Kari Bloom Sample 19.jpg

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WeekendMiniaturist

I would Shape arms for this chair from a thicker piece of wood, use my bandsaw to take the bulk of it, and then my belt sander to help, and finally sand by hand for final shaping.  The key to chairs is to have matching parts for the left and right - which is a most humbling experience to do by hand with sandpaper and files. You can shape the arms with jewelers saw or a drum sander on a drill press.  There are a lot of ways to create this chair.   

I would use basswood in the US; limewood in the UK.  Basswood is technically a hardwood, but it is very easy to work with in miniatures, and perfect for this kind a scratch building project.  

<smiling> I'm an experienced lifetime subscriber of paralysis by analysis... I suspect this is a very good characteristic for people who love details and fine miniatures.  In my 2 decades + of participating in this wonderful art form, getting myself out of the paralysis by analysis did require money spent on classes and tools, and as projects that pique my interest continue to be fed, I haven't found a way for me to get rid of this condition.  Instead my projects got more complex, which required more study, and more classes, and more tools = all equal more $$.  So, I continue to work in real life to support my hobby.  

I usually do something from scratch at least 3x to get the desired results - sometimes I do a lot more than 3... it just depends on what I want to accept in terms of my own ability to create.   If it gets extremely frustrating I am thankful that our artisans sell their work, and I don't have to create it myself.  If for example I want 250 matching stair spindles, I may have to make 500 of them and choose the 250 that match the best - this requires getting over my fear of failure, too - and guess what I haven't started - maybe this year...?

You just cut the 'v's into the back of your chair's arms.  I think you are referring to the intersection of the front of the cushion and the back of the arm.  The V, may not actually be there.  Upholstered items can have the effect of the V - by removing the padding in that area. Or, she purposely designed it with the lack of wood when she sculpted the arms, if she glued up various thickness of wood to construct the arm.

To understand a chairs construction there is a wealth of information of a chair's frame in upholstery books... I would suggest reviewing You Tube Videos for upholstering a chair, or the library or bookstore.  Once you review them at the library or bookstore, you can decide that book is of good value and can purchase it.  I have found in my quest that most of the info I seek has already been published in a life size version; I just have to find the information and miniaturize it to a scale of 1" to 1'.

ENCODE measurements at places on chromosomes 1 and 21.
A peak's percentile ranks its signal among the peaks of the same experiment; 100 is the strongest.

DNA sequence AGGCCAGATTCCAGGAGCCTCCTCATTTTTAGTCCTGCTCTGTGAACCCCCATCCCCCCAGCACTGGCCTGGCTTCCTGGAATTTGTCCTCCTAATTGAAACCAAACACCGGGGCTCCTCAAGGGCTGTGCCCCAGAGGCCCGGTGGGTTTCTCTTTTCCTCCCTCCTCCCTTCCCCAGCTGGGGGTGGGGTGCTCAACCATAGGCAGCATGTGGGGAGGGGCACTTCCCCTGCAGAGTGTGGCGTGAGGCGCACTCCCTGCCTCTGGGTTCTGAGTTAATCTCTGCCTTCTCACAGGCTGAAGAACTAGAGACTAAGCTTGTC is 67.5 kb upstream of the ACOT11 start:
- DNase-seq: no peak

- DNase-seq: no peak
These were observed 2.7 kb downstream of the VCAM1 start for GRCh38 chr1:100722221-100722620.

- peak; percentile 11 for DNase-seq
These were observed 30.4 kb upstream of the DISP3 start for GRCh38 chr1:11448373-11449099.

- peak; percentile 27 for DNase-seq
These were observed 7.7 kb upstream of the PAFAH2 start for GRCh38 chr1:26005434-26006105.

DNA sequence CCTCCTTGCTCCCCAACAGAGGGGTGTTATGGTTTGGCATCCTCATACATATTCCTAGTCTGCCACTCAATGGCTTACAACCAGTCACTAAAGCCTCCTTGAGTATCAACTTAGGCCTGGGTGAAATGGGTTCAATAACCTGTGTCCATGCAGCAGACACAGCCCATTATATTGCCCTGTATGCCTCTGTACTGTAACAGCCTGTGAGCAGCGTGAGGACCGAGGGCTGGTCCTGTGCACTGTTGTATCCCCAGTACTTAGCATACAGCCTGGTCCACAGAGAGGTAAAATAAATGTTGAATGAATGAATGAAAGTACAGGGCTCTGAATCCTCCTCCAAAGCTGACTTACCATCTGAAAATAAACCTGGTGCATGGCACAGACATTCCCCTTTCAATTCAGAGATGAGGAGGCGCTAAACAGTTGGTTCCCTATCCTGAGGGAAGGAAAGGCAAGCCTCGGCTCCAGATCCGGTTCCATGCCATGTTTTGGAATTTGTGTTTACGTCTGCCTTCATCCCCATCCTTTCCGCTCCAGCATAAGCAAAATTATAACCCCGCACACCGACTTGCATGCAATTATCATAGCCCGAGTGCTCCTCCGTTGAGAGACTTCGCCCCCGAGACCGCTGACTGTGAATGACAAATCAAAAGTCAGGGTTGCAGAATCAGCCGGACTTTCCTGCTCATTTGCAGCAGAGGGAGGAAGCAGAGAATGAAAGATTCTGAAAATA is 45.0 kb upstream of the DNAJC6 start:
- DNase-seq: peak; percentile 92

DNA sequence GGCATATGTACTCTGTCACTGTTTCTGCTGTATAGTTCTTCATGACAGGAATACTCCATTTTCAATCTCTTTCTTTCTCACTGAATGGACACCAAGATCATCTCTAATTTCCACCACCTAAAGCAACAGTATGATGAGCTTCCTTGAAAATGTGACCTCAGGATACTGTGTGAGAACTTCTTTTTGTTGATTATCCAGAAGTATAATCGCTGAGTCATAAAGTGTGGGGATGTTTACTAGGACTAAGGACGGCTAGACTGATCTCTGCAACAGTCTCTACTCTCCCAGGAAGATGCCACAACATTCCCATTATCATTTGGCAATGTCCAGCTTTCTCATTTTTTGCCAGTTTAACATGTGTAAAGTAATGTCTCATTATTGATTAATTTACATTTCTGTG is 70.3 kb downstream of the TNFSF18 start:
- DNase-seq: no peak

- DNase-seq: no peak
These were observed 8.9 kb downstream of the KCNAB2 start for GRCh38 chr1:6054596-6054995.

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petrikNZ

@WeekendMiniaturist Yes, I think I'll take the route of working from the full size products. Wood wise I am still trying to locate a good source at an affordable price. Here in New Zealand it's limited. I have been thinking of getting a small bandsaw to make my own.

Oh, a REAL job. I need to get some real life work. I've been out for two years now, not good. Film extra work, which I have signed up for in the interim, is too few and far between to be able to pay the bills.

Lots of job applications but yet to get to interview stage, let alone an actual job offer. Hopefully that will change soon.

I love your description of FOF as "an experienced lifetime subscriber of paralysis by analysis." Hopefully I'll be able to get started soon. The internet has been a blessing and a curse, easier to do research but now I get into the research loop instead of making.

Thanks for all your help and hopefully soon I can offer you a range of upmarket furniture to save you making it. 😉 

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petrikNZ

Well I just heard from Kari, with the simple message, sorry, but I have retired from Miniatures. (EDIT: Turns out it was a short simple message as she was out and about at the time she sent it.)

The research continues. Time for some trial and error as soon as I can get over my paralysis by analysis (love that description of what I call FOF [Fear of Failure]).

EDIT: After letting her know what I was looking for she has sent me some fantastic photos and upholstery instructions that should help me on my way.

It's a real shame she's left the miniature world. Her knowledge and resources are brilliant.

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Mesouth

PetrikNZ, I know you are more interested in fully upholstered pieces, but I would like to offer one more detail to Elga’s webbing support in her fabulous chair. Even fully upholstered pieces have supports. I took a class from Elga at Guild School and created a wonderful chair at her instruction. I did manage to create a more narrow webbing strap by weaving the tape myself. I used a Greta loom and the technique learned at another Guild School class with Bonni Backe. It really is a most wonderful week! 

Martha in Louisiana